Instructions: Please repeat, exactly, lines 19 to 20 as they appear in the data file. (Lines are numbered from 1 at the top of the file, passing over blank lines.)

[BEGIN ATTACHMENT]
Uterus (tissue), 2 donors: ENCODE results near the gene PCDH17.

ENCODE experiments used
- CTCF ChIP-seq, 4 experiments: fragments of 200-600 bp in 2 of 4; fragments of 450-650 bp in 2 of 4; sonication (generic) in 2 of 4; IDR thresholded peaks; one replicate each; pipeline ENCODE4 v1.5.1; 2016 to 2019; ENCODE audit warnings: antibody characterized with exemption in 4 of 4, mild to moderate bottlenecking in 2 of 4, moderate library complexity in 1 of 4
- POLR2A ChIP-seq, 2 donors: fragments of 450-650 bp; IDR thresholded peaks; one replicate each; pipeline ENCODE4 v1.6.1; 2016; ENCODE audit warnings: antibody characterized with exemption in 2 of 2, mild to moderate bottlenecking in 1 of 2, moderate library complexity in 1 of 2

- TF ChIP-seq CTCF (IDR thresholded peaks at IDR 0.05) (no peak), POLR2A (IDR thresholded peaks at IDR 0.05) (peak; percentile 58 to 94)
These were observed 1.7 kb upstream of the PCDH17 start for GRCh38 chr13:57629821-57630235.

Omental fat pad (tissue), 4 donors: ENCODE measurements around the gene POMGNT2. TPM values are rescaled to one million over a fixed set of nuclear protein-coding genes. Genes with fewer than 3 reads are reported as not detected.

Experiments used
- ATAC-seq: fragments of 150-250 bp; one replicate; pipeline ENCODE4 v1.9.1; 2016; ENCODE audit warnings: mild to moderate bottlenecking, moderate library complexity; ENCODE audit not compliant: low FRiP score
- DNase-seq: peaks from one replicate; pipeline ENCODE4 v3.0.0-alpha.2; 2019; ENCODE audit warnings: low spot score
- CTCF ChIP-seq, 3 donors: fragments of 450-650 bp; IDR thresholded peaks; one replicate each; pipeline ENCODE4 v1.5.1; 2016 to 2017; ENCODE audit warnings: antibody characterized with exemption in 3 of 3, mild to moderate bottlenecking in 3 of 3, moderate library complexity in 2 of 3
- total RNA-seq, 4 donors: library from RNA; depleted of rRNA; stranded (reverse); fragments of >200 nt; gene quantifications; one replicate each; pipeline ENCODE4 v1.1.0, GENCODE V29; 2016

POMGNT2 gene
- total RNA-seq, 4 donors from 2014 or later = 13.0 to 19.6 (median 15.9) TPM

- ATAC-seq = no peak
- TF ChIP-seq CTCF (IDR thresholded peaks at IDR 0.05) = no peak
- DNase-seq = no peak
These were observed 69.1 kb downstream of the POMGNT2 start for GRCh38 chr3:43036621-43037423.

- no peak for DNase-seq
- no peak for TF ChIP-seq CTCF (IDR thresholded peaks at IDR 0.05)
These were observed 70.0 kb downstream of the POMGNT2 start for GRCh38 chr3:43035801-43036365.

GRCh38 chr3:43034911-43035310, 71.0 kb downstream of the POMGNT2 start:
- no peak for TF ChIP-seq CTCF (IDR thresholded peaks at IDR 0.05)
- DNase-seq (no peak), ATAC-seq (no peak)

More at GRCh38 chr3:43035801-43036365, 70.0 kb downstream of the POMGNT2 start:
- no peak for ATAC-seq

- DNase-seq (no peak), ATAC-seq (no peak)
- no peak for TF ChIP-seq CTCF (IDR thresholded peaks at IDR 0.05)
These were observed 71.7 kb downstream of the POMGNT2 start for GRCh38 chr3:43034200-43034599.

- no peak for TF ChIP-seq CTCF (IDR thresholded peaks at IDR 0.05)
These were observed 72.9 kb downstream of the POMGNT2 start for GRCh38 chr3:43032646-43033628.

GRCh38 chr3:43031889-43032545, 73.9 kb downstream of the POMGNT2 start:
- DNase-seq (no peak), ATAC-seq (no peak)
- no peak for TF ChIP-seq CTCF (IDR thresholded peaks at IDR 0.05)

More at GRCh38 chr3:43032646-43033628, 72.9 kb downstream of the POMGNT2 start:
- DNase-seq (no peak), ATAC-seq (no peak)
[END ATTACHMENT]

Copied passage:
- no peak for DNase-seq
- no peak for TF ChIP-seq CTCF (IDR thresholded peaks at IDR 0.05)